• She mostly smiles in her sleep right now, only a couple times has she (possibly) smiled when she was awake. And as for the pain, I was just relieved there were some drugs I could safely take while breastfeeding. Doing this “clean” would have been unbearable. Hope Mon got some good drugs too!

  9. This is almost exactly how my little sister-in-law’s labor experience went down. And what’s weird is I’m starting to realize (bc we’re at the age now where everyone is BEHBEH-CRAZED) that this whole child-birth thing pretty much never goes how you want it to. Which of course would be a painless experience, ending in your baby shooting seamlessly out of your vagina riding a magic unicorn.
    Instead it apparently is a paralyzing ordeal that involves something called a “bloody show”. I’m frightened. Hold me.
    But seriously that is one amazingly adorable child. Sharting and all.

    • Thanks Jess! Yeah…it also involves no fewer than 87 people seeing you naked at any given time.

      I think one measure almost always leads to the next, and I’m told next to NO one who gets induced can go without the epidural. But I had so many drugs in me, there almost were magic unicorns anyway!

    • Thank you! I really appreciate that. I have a love/hate relationship with people’s birth stories and debated whether or not to write one. I tried to make it at least somewhat entertaining for the non-baby enthusiast (and scare the crap out of anyone who is thinking about getting preggers).

      • It’s funny that some of what you described I’ve never heard with childbirth stories. Is there some conspiracy to keep women “ignant” about all of the mess/pain/gore? Not even the tip about a waterproof sheet in the bed (der! no brainer- yet i’ve never heard it mentioned!). I’m glad you shared. You, and mothers all over, amaze me! And she’s cute, even sharting!

      • oh and ps, i’d be like your hubby- watching intently the whole procedure. it’s not often you get to see real, live innards! 😉

      • I think moms like to tell you everything is easy and wonderful so they can drag you down with them and convince you to have kids too. That said, you should definitely have kids too. =)

  10. Congratulations. She’s so lovely. Sounds like your delivery wasn’t a beautiful, magical moment…but honestly? I think a lot of “beautiful natural birth stories” are full of crap. Yay for epidurals. Anyway…it was worth it in the end!

    • Definitely! And I think in a way it still was a beautiful magical moment, just not in the traditional sense, or even close to what I expected. It was still the most incredible experience of my life, and like I said, no regrets. =)

  11. Best birth story ever. I’m sorry you had to go through so much and then have a c-section. I imagine that feels like a gyp. All that work and then someone else takes over and gets the glory. Rest up!

    • I thought it might feel that way but it doesn’t. I just feel privileged that we had the option when we needed it, to get her out quickly and safely. Everything else is secondary. And I think I still got all the glory! =)

  12. Moar behbehs plz. She is a looker, not doubt about that.

    In the end, meeting our baby friends is what it’s all about. How you get there is not something I get worked up about. In my case, I wish I could just ask for a c-section because I will probably end up with one but may have already birthed one vaginally. Both deliveries? DO NOT WANT.

    Also, I hope my hospital has Panda Warmers. That is just cute. Thanks GE!

    • Heh, yeah I see your point there. Hopefully #2 just slides right out!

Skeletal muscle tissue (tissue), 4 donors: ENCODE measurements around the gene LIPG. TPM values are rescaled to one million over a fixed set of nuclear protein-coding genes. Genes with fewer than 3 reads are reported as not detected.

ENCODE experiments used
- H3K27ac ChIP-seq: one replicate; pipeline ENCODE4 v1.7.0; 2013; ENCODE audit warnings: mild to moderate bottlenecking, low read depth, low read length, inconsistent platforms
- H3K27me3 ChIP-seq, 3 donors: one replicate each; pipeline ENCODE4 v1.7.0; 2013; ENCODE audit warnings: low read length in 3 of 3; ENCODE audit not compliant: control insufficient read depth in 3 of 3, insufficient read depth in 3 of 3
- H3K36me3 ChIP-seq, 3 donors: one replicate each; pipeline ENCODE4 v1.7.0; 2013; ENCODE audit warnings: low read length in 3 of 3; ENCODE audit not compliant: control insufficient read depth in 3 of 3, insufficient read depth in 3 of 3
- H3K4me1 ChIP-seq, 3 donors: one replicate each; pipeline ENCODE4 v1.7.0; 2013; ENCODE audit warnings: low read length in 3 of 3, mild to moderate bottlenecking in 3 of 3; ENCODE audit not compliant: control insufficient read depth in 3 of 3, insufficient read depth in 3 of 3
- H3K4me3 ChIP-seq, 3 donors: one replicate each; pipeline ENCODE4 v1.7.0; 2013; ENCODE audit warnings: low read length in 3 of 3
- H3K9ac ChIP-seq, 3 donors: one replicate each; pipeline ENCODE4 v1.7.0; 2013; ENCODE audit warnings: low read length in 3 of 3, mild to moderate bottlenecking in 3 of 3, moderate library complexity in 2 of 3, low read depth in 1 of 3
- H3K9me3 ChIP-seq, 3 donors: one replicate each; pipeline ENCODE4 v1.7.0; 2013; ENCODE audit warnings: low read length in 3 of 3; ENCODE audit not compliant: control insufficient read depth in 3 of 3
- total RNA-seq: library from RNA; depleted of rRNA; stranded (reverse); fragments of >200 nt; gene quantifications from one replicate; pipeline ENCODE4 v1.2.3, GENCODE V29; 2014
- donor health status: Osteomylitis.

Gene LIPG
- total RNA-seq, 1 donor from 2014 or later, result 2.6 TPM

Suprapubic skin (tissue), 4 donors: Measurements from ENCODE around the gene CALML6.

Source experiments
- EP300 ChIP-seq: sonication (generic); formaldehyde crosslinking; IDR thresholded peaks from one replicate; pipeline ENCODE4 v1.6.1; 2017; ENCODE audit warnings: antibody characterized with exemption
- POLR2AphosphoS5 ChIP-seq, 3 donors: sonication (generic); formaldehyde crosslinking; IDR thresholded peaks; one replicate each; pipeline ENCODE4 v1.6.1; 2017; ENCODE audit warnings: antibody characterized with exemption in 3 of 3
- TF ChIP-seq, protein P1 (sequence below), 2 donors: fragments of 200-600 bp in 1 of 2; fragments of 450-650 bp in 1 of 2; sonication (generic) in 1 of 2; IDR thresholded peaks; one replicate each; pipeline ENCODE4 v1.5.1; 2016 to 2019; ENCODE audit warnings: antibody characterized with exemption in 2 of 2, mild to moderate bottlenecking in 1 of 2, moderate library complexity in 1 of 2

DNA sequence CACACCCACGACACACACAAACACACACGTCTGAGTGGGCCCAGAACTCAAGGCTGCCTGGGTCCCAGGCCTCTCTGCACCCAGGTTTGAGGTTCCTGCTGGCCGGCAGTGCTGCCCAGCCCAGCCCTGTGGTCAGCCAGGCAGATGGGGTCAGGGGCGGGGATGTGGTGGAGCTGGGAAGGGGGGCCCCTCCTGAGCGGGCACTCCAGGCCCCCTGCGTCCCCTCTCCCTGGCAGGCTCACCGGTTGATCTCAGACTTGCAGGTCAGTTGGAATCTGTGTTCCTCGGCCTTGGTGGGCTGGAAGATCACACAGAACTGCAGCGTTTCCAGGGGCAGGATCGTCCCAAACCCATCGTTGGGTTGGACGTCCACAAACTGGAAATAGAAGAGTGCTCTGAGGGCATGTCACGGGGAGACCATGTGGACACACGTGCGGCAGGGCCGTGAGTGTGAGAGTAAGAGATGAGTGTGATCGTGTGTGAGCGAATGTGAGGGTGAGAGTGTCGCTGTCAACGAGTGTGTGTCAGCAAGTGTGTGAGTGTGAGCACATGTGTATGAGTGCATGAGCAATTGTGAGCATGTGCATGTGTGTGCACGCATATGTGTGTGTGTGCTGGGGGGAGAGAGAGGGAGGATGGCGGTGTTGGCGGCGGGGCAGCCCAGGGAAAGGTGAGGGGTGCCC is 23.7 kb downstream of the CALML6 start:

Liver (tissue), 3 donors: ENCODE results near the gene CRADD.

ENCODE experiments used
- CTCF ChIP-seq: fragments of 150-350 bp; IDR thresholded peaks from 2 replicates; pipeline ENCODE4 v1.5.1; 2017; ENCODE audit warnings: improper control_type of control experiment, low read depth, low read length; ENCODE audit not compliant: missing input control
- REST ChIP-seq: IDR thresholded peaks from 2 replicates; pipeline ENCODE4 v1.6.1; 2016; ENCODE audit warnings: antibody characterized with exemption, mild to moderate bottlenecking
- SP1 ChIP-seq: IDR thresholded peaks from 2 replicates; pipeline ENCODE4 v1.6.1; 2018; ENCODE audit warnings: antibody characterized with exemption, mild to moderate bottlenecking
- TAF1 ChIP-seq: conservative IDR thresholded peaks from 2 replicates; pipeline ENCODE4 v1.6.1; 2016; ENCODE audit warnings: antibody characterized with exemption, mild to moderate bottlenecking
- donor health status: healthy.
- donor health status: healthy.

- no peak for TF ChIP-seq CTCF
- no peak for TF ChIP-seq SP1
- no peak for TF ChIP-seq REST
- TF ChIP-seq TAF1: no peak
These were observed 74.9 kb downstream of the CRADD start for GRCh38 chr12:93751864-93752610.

I realized later that said GE but I still have to credit Japan with inventing the noble panda. =)

  13. Haha. I think your story is like a lot of people’s stories. You just cursed more. Baby is adorable and you in the bed, so hot! I did accidentally click on the Gooey Baby pic and it blew up to like 800%. Wow. My mom had 4 C-Sections, starting with me, so that’s something to aspire to. Talk to you later. Rob

  14. I need to ask the really important question: Have you drank a beer yet?

    Oh, and congrats on the whole giving birth thing. And your baby friend is adorable!

    • Gah…I haven’t yet! And there’s a bunch of awesome beer in my fridge right now so it’s killing me. I’m still feeding every 2 hours or so, I’m hoping once the feedings get farther apart I can sneak one in. I’ve read alcohol passes through the milk rather quickly.

      Oh, and better show your little one what his future wifey looks like!

  15. That is possibly the cutest photo of a baby friend ever. <—I actually struggled to type that out, so please feel special.

    I was not expecting a c-section story! I'm really glad everything ended up safe and happy (albeit gooey), and I hope you heal up quickly. Congrats on your adorbs bebe and your intact vag!

    Also, I've been checking your blog relentlessly waiting on this post, so you can imagine my excitement when I clicked over tonight and saw it. ❤

    • That means a lot, coming from you! I like to think that the c-section happened because I have such a tiny, cute little vag and God didn’t want to ruin it. Isn’t that beautiful?

  16. Newish reader here, and 37 weeks pregnant. I applaud and commend you for writing an honest and straight-to-the point account of labor and delivery. Thank you for not pooping rainbows and glitter all over it because this is going to happen to me pretty soon, and I want to know what to really expect.

    That being said, I hope you’re enjoying the first few weeks with your little girl! She’s a cutie pie.

    • For all my cursing, I am pooping rainbows and glitter now that it’s over! It’s true what they say about you hardly remembering the pain afterward. Good luck, I wish you the MOST AWESOME LABOR EVER!

  17. Congratulations on an adorable addition your family! You don’t know me, but I lurk here sometimes (not at ALL creepily), and I had to share that my husband walked by while the Panda Warmer pic was on the screen and said, “Oooo! What’s that?!” Me: “It’s a blogger friend of Shelby’s and she just had a BAY-BEE!” Him: “Oh. I thought it was a cool new tv that was installed in something. My attention just dropped dramatically.” So we know where he stands, but I’ll pass out enough congrats for the both of us.